We look for pupils with exceptional intellectual ability, excellent communication skills and a genuine interest in our areas of work. You need to be confident and able to work both on your own and with others, and to demonstrate not only outstanding legal and analytical ability, but sound commercial good sense. Good business development skills and a business-like approach are key factors in our selection process.

Pupillage programme

We offer up to two 12-month pupillages, both with a view to membership. Our policy is to only offer pupillage to candidates with the potential to become members of Chambers.

We put a great deal of effort into providing ongoing support and training. You will be treated as part of our team and included in Chambers events and receive introductions to clients. We have a strong open-door policy and ensure that our pupils feel that they are able to approach any member of chambers for guidance and advice.

Our 12-month pupillages are split into three periods of four months. During each period, you will be assigned a pupil supervisor and other members of chambers with whom you will work. You will share the daily professional life of your pupil supervisor, producing statements of case and opinions on their cases, attending conferences and court hearings, and benefit from regular feedback.

Advocacy is a key component of a pupillage with us. We will provide you with in-house advocacy training, supervised by our members, many of whom are advocacy trainers at the Inns and/or part-time judges. During your second six months, you can expect to find yourself in court two to three days a week.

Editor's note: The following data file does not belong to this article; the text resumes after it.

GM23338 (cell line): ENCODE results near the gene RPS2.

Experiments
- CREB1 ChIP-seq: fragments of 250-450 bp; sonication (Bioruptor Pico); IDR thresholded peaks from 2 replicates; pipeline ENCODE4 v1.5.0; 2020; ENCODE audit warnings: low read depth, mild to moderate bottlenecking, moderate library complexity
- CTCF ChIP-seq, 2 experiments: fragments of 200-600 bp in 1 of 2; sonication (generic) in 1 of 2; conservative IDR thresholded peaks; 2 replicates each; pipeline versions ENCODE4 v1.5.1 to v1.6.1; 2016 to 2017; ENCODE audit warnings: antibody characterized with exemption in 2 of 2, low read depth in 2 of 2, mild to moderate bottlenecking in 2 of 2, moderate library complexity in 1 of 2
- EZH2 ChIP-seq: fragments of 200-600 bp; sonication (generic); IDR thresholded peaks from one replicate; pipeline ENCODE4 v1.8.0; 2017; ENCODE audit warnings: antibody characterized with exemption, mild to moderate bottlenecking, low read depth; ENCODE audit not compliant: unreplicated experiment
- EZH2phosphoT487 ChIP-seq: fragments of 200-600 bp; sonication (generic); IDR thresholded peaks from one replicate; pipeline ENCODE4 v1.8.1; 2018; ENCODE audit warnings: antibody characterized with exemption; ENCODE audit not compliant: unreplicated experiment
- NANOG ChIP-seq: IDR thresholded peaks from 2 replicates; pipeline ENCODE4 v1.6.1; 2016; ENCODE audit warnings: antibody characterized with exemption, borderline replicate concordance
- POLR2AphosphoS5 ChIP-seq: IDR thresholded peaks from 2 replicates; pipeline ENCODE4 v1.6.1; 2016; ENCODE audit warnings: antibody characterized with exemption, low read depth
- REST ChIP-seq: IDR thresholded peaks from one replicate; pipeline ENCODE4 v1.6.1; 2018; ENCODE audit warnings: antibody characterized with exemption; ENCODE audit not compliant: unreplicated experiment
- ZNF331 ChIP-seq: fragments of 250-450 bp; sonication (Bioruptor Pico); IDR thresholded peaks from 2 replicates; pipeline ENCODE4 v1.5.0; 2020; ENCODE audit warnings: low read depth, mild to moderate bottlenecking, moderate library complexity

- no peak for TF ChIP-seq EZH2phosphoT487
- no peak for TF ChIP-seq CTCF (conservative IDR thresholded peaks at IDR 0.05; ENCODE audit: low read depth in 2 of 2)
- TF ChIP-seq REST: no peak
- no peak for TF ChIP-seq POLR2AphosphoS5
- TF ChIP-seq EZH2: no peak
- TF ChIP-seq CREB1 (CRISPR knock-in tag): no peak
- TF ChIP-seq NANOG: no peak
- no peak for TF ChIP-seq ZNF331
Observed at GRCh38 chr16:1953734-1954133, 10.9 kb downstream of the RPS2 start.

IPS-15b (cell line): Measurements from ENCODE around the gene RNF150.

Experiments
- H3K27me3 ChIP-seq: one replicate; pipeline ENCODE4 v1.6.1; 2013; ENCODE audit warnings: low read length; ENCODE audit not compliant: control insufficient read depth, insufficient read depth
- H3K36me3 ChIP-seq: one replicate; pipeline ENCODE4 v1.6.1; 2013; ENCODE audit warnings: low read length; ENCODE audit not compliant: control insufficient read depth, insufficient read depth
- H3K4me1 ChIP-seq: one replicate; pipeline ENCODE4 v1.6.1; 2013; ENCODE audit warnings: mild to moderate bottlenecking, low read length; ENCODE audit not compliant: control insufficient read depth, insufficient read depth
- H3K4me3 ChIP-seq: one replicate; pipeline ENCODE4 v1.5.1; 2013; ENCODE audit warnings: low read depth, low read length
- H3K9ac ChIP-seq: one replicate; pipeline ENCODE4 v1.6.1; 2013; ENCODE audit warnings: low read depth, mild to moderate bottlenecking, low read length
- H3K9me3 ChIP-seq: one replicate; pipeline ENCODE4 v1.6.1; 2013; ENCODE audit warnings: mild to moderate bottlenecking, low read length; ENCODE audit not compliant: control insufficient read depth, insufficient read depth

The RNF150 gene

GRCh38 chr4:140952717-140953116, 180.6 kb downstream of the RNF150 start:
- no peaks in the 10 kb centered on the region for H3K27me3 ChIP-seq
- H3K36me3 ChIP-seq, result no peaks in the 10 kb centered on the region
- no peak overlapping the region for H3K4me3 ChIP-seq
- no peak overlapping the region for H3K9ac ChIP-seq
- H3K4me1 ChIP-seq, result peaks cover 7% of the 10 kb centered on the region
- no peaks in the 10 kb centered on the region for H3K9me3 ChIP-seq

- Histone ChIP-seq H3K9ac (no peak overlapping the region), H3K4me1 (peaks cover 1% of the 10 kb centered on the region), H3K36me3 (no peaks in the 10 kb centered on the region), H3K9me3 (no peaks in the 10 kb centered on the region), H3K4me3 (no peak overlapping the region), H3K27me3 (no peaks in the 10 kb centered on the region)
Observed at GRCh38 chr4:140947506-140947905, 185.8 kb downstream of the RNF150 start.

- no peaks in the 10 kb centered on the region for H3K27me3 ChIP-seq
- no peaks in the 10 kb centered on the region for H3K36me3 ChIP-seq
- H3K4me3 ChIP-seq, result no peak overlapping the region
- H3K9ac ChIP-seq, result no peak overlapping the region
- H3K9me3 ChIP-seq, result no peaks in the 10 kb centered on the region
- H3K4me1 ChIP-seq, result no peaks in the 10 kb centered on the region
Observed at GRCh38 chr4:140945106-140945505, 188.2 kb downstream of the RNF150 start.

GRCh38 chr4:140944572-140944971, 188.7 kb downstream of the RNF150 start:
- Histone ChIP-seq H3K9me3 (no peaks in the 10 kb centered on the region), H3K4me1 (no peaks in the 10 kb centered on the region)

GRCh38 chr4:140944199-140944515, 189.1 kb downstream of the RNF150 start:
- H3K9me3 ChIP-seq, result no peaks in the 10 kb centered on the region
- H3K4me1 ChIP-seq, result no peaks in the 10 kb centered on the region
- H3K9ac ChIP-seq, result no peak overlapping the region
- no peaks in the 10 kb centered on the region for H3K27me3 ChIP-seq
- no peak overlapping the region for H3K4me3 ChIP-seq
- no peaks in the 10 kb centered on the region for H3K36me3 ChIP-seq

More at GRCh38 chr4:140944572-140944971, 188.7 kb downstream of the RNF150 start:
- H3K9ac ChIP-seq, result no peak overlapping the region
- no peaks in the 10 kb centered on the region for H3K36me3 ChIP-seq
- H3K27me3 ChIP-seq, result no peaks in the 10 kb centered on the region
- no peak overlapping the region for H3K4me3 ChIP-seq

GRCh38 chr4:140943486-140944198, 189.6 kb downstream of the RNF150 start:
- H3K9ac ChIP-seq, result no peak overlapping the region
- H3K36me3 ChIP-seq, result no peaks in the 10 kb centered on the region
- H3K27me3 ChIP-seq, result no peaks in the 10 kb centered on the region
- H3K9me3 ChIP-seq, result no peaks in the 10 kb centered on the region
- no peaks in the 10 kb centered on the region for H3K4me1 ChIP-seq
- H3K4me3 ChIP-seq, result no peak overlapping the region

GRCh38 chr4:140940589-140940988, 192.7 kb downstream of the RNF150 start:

We expect our first and second year tenants to bill well in excess of the guaranteed earnings scheme we offer. The guarantee scheme is intended to give financial security and help new tenants plan in their first couple of years of practice.

For more information, please read our pupillage brochure.

A day in the life of… a pupil at Gatehouse Chambers

Departments to date: Commercial, Insolvency, Property, Professional negligence

University: University of Oxford Oxford Brookes City Law School University of Cambridge

Degree: English Language & Literature, GDL, BPTC, LLM

8.30am: I stop for a chat at reception, and pass through the practice room on my way up to my supervisor’s room. One of the practice managers is keen to hear how I’m getting on, and tells me a little bit about one of the solicitors who has recently instructed me for a hearing the following week.